Sunday, February 2, 2014

Book Write-Up: Resurrection and the Restoration of Israel

Jon D. Levenson.  Resurrection and the Restoration of Israel: The Ultimate Victory of the God of Life.  New Haven: Yale University Press, 2006.

A prominent scholarly narrative is that the concept of the resurrection of the dead is absent throughout the vast majority of the Hebrew Bible, which largely maintained that all of the departed go down to Sheol, the underworld.  According to this narrative, the idea of resurrection emerged in ancient Judaism due to Zoroastrian influence, as the Jews were under Persian authority in the late exilic and post-exilic periods.  An impetus for the incorporation of resurrection into Judaism was the persecution of faithful Jews during the Hellenistic period, as the martyrdom of righteous Jews called into question the traditional notion that God rewards the righteous in this life, leading to the idea that the righteous would be rewarded in the afterlife.  This prominent scholarly narrative affirms that the Sadducees went with the traditional idea that there was no bodily resurrection, whereas the Pharisees adopted the newer concept.  Nowadays, within much of Judaism, there is not much of a belief in the afterlife, as many Jews hold that living this life fully is an essential aspect of their religion.

Jon Levenson calls much of this scholarly narrative into question.  While he does not wholly deny Zoroastrian influence or the role of Hellenistic context in the acceptance of resurrection within Judaism, he does not believe that they are sufficient to account for it.  For one, whereas Daniel 12 presents some of the dead as people who are asleep and are waking up, Zoroastrianism did not use the metaphor of sleep in its own depiction of resurrection.  Second, Levenson notes that there was an awareness or a motif of righteous people being unjustly killed prior to the Hellenistic period.  Within the Hebrew Bible, Cain killed Abel, Jezebel killed the prophets of the LORD, and she also had Naboth killed.

Levenson’s own belief is that the concept of resurrection within Judaism was, at least in part, an outgrowth from prominent themes that were in pre-exilic strands of Israelite religion, themes that were about God bringing life out of death.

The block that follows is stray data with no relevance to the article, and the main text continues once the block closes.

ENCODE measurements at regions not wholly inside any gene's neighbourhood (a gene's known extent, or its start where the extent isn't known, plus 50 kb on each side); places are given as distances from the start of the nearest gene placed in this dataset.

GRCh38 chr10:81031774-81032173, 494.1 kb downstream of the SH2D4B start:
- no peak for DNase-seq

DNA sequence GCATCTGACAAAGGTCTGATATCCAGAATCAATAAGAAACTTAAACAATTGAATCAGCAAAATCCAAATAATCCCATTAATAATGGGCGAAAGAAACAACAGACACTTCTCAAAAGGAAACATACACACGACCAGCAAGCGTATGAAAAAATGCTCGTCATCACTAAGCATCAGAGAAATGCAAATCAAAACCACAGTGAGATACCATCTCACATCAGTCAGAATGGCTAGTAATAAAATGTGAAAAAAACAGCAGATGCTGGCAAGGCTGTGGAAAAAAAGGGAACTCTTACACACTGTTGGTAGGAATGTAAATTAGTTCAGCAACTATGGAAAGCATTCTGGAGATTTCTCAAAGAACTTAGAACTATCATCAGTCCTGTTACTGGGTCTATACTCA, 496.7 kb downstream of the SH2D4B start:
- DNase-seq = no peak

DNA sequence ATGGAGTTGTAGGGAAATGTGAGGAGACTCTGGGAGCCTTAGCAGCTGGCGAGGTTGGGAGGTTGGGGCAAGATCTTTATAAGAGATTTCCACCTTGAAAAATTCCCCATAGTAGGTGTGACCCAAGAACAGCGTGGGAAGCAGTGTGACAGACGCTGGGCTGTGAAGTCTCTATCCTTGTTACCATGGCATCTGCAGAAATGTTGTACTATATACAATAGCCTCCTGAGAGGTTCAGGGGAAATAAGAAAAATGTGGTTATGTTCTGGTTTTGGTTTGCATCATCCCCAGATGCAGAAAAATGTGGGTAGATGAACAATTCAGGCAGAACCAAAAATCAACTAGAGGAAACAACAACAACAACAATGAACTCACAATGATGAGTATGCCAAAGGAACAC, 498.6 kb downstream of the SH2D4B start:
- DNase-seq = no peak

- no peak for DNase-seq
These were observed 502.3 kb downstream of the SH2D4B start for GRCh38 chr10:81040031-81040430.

Does that mean that Levenson is arguing that the idea of the bodily resurrection of individuals was within pre-exilic Israelite religion?  Well, not entirely.  He does not think that we see in the Hebrew Bible the idea that everyone went to Sheol after death, for he argues that people who went to Sheol were either wicked or died prematurely or tragically.  The righteous, by contrast, lived long and had lots of progeny, living on through them, in a sense.  The reward of the righteous who were unjustly put to death was God’s punishment of the murderer.  There was also a view that one could experience immortality, at least temporarily, by participating in worship at the temple, as one encountered the world of eternity.  The restoration of Israel is also likened to resurrection within the Hebrew Bible.  Moreover, there was a concept of resurrection even within Israel’s ancient Near Eastern context, for Baal came to life after dying, and that meant fertility for the land.  Levenson also contends that the view of death in ancient Israel was rather fluid, for it could encompass disease and attacks by enemies, both of which would lead to literal cessation of life, unless God intervened; thus, God delivering people from death in the Hebrew Bible could mean deliverance from disease or peril, not necessarily actual death.  While Levenson is arguing that the theme of God bringing life out of death is prominent throughout the Hebrew Bible, that often does not entail righteous individuals literally rising from the dead, as far as Levenson is concerned.